Is it Final, or Does it Just Appear That Way?

Now and then a well-meaning, experienced publishing-type person has asked me, apropos of  The Final Appearance of America’s Favorite Girl Next Door, ‘Are you wed to the title?’ Or something approximating the same sentiment. (Which seemed to indicate the sentiment that a), It’s so long; or perhaps, b) I don’t get it.)

To which my response has been, Yes. Totally. (With the unstated ‘Can we not talk about this any more?’ implicit in it.)

Yes, it is a long title. But it is the title. It is the only title that would do the novel justice. I tend to refer to it in casual speech as ‘Final Appearance,’ which is more convenient for someone like me who likes to talk at great lengths. Appearance and finality are two huge parts of the novel. I hope the thinking reader will come away from the novel wondering what the final appearance actually is, or if it is any one thing at all. At least in terms of this story, appearance means a whole slew of things — plain old looks, an ‘appearance’ on a tv show, a false front — you (I hope, as a thinking reader) get the point.

As to finality, it seems to me that there is nothing in the story that’s really final, which is to me one of its more interesting aspects. In many respects, it’s a novel about do-overs. Actual and virtual do-overs. So finality is as ephemeral as appearance.

This also goes right to why I felt like this would be an ideal ebook. There’s so much of culture that’s throwaway. Like the newspapers that arrive on my front porch every morning, and then go into the recycling bin when they’ve aged sufficiently. I like my morning paper. But with a few exceptions, it’s entirely ephemeral, with a few exceptions. Weirdly, as ephemeral as an electronic file containing the text of my novel may be, it’s also in certain ways a more permanent thing, as well.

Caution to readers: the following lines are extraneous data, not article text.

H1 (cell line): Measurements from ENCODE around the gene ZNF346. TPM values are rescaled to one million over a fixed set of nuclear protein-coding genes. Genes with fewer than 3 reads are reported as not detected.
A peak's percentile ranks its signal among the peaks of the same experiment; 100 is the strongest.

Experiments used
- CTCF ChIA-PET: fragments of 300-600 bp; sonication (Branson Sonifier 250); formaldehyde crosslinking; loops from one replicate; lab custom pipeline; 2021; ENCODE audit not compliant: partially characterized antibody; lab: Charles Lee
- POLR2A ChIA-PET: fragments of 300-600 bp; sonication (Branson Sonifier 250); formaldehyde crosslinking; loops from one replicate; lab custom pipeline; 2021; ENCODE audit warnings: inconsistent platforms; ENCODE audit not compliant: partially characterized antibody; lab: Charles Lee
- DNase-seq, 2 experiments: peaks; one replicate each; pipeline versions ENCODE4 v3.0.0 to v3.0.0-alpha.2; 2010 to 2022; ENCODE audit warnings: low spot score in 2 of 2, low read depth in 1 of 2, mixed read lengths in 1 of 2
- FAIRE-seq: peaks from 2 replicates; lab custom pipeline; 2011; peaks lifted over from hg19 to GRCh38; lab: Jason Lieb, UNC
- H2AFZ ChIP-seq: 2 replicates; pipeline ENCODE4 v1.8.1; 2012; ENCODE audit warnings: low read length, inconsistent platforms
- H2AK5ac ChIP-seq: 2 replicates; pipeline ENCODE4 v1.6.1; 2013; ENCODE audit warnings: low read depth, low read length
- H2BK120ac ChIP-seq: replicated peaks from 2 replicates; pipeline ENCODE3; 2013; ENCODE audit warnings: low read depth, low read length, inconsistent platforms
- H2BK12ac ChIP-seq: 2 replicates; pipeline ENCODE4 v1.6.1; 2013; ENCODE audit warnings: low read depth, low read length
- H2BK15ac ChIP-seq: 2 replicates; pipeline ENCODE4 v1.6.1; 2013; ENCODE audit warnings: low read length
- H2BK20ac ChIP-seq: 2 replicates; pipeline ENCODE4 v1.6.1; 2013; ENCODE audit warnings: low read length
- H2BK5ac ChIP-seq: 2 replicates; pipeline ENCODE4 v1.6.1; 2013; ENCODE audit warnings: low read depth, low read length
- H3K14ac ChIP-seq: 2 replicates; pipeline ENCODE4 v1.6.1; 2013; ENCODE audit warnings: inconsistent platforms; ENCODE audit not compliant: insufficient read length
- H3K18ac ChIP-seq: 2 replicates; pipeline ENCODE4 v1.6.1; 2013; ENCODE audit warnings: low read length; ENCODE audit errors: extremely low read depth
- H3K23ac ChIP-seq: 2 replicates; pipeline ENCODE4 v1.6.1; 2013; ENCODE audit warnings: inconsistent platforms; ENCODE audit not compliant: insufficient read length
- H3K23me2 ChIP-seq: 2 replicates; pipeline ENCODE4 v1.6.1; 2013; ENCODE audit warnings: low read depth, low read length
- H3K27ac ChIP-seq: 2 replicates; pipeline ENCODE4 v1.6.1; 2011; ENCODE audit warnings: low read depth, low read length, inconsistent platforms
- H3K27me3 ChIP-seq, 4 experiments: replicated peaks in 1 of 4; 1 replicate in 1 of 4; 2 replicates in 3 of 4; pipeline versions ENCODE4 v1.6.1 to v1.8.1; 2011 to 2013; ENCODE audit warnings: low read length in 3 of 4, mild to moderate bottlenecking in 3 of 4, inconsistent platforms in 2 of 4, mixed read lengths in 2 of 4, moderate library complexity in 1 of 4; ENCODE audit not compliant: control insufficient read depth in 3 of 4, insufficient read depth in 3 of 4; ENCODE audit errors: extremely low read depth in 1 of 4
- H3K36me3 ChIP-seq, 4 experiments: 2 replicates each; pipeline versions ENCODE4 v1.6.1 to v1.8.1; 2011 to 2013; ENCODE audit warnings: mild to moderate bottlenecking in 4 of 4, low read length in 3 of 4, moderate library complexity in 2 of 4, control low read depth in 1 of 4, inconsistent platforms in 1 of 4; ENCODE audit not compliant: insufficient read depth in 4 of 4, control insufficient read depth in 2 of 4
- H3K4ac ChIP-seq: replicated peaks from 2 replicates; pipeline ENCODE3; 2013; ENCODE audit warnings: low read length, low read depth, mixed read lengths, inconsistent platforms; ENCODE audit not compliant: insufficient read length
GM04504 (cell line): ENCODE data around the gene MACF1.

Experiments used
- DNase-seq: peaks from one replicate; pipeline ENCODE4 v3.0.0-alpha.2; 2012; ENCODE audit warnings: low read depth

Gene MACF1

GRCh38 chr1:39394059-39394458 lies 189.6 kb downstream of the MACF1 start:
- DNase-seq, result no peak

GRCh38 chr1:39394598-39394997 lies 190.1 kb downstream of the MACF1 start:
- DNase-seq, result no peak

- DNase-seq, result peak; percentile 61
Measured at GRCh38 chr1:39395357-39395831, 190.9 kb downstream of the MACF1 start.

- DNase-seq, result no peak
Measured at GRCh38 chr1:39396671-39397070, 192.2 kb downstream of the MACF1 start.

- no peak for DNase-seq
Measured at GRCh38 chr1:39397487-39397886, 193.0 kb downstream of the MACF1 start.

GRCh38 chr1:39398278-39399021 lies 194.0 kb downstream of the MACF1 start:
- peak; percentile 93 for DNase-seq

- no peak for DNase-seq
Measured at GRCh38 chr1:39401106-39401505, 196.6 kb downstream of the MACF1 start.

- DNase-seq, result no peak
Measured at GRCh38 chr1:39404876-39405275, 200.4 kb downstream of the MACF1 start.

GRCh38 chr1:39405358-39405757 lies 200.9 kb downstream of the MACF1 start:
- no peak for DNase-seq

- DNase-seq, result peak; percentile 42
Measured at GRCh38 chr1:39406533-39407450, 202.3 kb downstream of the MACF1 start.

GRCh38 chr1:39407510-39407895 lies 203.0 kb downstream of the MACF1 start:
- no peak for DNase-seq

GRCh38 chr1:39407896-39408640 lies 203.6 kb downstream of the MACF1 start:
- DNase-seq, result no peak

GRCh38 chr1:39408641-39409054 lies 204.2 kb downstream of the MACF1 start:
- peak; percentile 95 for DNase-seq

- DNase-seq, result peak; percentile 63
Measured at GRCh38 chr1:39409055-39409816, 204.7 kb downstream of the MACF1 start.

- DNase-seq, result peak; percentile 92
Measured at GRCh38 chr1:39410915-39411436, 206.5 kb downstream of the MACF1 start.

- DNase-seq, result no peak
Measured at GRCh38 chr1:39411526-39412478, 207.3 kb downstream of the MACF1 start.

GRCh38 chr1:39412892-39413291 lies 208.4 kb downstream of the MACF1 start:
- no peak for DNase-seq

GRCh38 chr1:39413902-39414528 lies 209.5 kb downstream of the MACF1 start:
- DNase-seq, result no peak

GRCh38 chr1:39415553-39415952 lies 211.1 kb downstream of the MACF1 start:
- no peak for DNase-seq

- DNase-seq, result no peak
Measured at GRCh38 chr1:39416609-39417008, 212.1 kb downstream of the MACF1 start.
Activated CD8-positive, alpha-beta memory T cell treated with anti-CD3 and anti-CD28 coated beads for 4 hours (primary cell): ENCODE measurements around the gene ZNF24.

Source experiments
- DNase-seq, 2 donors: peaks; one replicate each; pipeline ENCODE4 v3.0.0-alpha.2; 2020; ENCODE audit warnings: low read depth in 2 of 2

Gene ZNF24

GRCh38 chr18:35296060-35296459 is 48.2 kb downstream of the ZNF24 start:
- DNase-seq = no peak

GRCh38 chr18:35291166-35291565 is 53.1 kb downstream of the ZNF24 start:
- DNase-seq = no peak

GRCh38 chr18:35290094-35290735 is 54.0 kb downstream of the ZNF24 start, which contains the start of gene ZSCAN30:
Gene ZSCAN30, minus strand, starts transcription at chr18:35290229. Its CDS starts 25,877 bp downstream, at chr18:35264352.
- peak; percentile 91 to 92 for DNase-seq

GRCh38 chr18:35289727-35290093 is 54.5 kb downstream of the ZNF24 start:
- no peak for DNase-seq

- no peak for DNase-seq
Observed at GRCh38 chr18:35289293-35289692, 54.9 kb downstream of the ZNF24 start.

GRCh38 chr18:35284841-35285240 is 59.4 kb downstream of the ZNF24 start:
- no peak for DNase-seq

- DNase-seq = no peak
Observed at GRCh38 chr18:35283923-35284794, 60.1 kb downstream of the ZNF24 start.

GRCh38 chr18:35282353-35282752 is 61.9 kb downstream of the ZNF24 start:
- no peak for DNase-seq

In the olden days of 12-inch vinyl records and cassette decks, one of the first things I used to do when I bought a new album was record it onto a cassette. That way, I could play it in the car, but I could also (and make of this what you will in your own pop psych way) I could then file away the vinyl and more or less preserve it, but also when I listened to it on the cassette, I could listen to it front to back, not having to flip the disc itself, much the way I would later listen to CDs. Or now, the way I listen to play lists.

These days, one of the first things I do with important stuff, is digitize it, then keep it in the cloud. Mine is far from a paperless life, but when I need to find something, when something is important enough that I want to be able to put my virtual hands on it regardless of device, into the cloud it goes. It seems counterintuitive, but the virtualness of it also makes it somehow more permanent. I can make it appear wherever I like.

But there are other reasons for doing the novel as an ebook, published directly. But that’s fodder for another post.

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About Steve, i.e., him

Stephen Stark is an award-winning novelist and bestselling ghostwriter. His fiction and nonfiction has appeared in numerous publications, including The New Yorker, the Washington Post, and the New York Times, Poets & Writers and in many other journals. He has been a fellow and taught at the Bread Loaf Writers Conference, and won an NEA Literature Fellowship in fiction. His novel, Second Son, was a New York Times Book Review Notable Book of 1992, and a New and Noteworthy Paperback of 1994.

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